Yisrael Beytenu chairman Avigdor Liberman at a press conference.
(photo credit: MARC ISRAEL SELLEM)
Yisrael Beytenu leader Avigdor Liberman is seeking to moderate the tone in coalition negotiations, as they reach the one-month mark with no agreements signed.
Liberman and haredi MKs, mostly from UTJ, have been sparring over the airwaves, especially over the issue of haredi enlistment.
Yet a senior Yisrael Beytenu source said Thursday that Liberman is “trying to lower the flames.”
“We want to calm things down so negotiations succeed and we can talk about the matters at hand. We will do the maximum so there is progress,” the source said. “At the same time, we won’t give up our principles.”
In that vein, Liberman has instructed Yisrael Beytenu MKs not to give any interviews.
Additionally, he has agreed to the Likud’s requests to support the Norwegian Law, which allows ministers to resign from the Knesset and for the next person on the party’s list to take their place, but for the ministers to re-take their places in the Knesset and for the newer MKs to automatically be kicked out if the ministers leave the cabinet for any reason. He would also back canceling the law limiting the number of ministers in the government to 18; the government being formed is expected to have 26 ministers, costing an estimated extra NIS 48 million annually.
Still, Yisrael Beytenu maintains its original demand to legislate the haredi enlistment law that passed a first reading last year without any changes. The law stipulates rising annual targets for haredi enlistment in the IDF and economic penalties for yeshivas if the targets are not met.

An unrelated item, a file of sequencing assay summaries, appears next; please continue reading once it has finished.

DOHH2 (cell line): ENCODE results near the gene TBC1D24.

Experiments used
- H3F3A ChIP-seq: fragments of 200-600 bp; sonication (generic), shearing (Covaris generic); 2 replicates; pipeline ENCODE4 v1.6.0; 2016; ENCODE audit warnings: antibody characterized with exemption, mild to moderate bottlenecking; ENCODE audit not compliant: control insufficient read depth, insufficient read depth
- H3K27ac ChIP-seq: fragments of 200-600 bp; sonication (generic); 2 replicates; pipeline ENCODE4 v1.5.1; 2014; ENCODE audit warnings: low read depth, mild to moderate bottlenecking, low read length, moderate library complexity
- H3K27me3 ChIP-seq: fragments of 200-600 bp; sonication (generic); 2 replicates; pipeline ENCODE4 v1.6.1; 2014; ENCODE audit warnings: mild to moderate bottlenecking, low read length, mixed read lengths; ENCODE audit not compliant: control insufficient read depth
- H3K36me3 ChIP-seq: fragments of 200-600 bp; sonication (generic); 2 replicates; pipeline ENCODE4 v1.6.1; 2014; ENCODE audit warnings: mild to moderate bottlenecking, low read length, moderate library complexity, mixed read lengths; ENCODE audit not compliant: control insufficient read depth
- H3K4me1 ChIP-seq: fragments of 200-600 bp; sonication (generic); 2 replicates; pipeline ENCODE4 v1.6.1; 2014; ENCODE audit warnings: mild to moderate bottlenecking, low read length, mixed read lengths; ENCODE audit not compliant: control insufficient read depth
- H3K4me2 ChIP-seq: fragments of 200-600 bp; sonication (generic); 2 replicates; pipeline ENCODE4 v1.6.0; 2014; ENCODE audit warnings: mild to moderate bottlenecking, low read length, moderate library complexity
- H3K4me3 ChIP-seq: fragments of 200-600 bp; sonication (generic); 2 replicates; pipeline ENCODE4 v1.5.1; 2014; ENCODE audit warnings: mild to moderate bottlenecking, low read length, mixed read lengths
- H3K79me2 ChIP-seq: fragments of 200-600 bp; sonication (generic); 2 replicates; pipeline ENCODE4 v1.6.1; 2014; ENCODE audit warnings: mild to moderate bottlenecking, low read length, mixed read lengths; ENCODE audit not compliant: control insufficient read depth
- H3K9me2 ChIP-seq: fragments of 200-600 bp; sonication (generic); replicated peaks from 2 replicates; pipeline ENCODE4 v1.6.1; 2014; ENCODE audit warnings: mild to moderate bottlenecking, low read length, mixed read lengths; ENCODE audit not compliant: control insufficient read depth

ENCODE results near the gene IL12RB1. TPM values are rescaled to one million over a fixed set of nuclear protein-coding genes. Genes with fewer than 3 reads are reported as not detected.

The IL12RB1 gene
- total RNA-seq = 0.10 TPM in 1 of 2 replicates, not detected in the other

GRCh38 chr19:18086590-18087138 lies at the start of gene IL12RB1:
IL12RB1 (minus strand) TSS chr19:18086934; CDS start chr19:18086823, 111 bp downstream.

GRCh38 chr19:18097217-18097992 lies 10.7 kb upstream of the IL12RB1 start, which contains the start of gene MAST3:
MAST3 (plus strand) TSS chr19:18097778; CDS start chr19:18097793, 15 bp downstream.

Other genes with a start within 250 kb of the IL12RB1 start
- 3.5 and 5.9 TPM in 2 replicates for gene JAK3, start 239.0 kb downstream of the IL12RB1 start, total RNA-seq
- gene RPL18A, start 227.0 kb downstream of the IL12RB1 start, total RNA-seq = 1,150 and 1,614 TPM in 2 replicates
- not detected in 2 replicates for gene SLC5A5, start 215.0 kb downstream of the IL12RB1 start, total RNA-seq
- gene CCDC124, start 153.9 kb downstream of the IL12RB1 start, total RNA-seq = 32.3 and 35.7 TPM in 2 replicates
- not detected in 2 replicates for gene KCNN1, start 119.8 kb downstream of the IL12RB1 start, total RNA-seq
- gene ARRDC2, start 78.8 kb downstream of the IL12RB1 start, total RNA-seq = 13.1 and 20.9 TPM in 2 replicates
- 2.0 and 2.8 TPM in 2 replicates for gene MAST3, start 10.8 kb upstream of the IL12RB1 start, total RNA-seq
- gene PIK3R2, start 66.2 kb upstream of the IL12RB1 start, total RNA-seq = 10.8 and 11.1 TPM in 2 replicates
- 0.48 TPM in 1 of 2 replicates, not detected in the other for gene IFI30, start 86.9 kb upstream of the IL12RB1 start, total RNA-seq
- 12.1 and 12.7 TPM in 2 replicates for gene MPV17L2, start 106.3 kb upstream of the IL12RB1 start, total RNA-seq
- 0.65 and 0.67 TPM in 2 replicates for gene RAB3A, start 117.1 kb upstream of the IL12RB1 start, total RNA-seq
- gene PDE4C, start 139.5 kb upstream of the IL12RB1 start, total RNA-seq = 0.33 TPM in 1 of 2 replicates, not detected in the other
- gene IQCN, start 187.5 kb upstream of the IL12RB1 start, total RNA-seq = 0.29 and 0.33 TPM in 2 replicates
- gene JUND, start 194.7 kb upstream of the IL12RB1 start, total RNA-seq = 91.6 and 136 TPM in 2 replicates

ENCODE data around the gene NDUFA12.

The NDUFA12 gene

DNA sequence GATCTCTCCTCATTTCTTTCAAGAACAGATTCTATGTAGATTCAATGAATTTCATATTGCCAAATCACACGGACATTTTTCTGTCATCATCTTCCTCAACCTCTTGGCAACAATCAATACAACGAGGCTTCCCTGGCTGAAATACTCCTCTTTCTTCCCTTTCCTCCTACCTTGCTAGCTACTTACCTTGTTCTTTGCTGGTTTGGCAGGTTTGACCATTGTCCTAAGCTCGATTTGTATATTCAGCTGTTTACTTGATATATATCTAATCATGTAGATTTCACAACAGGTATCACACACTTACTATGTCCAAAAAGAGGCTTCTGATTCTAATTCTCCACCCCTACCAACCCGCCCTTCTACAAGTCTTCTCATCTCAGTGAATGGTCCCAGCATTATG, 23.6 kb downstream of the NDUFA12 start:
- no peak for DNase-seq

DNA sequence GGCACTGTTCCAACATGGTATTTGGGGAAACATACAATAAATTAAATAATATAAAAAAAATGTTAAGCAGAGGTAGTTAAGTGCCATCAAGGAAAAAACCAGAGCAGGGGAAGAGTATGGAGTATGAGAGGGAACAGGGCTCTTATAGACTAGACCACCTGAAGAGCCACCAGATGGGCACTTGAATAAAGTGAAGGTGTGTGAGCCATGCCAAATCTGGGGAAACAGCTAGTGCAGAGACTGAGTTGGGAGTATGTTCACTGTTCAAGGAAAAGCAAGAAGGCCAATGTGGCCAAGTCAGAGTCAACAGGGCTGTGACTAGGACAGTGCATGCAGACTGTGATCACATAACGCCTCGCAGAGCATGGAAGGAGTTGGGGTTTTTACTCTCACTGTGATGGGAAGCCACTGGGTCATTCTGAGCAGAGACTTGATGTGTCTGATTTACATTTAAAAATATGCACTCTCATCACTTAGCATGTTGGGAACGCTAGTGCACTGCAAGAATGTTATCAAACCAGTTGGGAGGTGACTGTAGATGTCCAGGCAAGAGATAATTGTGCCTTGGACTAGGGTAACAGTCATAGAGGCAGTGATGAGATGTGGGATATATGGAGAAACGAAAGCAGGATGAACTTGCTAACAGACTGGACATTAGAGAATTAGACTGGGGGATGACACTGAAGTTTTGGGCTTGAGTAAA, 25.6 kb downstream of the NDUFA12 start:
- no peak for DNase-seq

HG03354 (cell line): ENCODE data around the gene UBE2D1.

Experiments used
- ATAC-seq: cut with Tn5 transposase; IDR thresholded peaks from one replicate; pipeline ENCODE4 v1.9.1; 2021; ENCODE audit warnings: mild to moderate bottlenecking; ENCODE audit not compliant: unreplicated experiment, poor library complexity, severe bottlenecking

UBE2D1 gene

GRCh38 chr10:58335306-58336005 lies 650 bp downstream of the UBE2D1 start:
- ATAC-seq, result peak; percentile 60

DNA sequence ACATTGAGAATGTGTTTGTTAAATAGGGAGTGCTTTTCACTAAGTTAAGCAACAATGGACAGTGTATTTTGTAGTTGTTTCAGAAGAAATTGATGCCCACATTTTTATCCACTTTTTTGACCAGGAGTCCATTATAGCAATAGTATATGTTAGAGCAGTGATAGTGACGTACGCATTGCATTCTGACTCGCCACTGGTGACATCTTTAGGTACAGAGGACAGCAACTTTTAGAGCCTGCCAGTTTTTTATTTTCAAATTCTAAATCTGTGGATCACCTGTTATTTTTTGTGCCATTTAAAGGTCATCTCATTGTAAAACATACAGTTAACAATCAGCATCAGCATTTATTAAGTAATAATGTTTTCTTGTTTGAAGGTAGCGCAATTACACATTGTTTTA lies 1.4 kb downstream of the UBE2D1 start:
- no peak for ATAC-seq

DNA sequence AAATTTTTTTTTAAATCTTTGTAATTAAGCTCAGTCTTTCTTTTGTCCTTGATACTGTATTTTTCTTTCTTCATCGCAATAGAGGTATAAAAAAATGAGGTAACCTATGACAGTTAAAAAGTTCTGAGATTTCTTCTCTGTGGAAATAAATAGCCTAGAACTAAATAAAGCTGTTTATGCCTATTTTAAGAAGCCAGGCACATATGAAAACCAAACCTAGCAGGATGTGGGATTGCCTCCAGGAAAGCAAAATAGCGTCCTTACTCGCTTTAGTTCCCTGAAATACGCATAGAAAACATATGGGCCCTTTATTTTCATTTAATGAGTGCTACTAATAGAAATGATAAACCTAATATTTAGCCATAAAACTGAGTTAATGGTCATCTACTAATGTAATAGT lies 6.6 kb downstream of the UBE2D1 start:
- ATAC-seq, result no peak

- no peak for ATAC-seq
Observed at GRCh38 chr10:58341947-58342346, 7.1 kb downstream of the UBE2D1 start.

“The haredim say they wanted to make minor changes. We oppose any changes, because we know there are no minor changes possible,” the source said, and accused Shas and UTJ of submitting “a whole megillah” of amendments to the Likud.
Yisrael Beytenu’s other demands are outlawing DNA tests to determine Jewish status, making all pensions at least 70% of minimum wage, the Defense and Immigration Absorption Ministries, and a more aggressive stance towards Gaza.
Meanwhile, Blue and White co-chairman Yair Lapid tried to tempt Liberman to keep his party in the opposition, in an interview with Kan Reka.
“If Liberman enters the government, he will have to compromise on pensions and once again the Russian public won’t get anything,” Lapid said, referring to Yisrael Beytenu’s demand to increase pensions for all, not just immigrants from the Former Soviet Union.
“If he waits a few months, he will get 55 assured votes from us in order to increase the pensions as much as he promised,” Lapid said. “Together with us, we have 61 votes, a full majority.”
When it was brought to his attention that the expected opposition plus Yisrael Beytenu’s five seats make 60 votes, not 61, Lapid said he has another vote for his side, but would not specify which likely coalition MK would rebel.
UTJ faction leader MK Yaakov Asher also seemed to try to tone down rhetoric around coalition talks, blaming the impasse on a “lack of trust” between Liberman and Prime Minister Benjamin Netanyahu rather than criticizing the former.
“Our relations with Liberman are reasonable, but there are times that he tries to use us to improve his political position. He is not hateful,” Asher told ynet.
Still, Asher added, “the Israeli public will not forgive a party that is to blame for going to repeat elections.”
The UTJ MK referred to the possibility of moving forward with a 60-seat coalition, meaning that it will be tied with the opposition. This would make it very difficult for the coalition to function, but it is possible, as long as at least one MK – likely from Yisrael Beytenu – would abstain or vote in favor of forming the government when it is brought before the Knesset.
“It’s a dangerous situation for the government, because Liberman can vote against it at any time and bring it down,” Asher warned.
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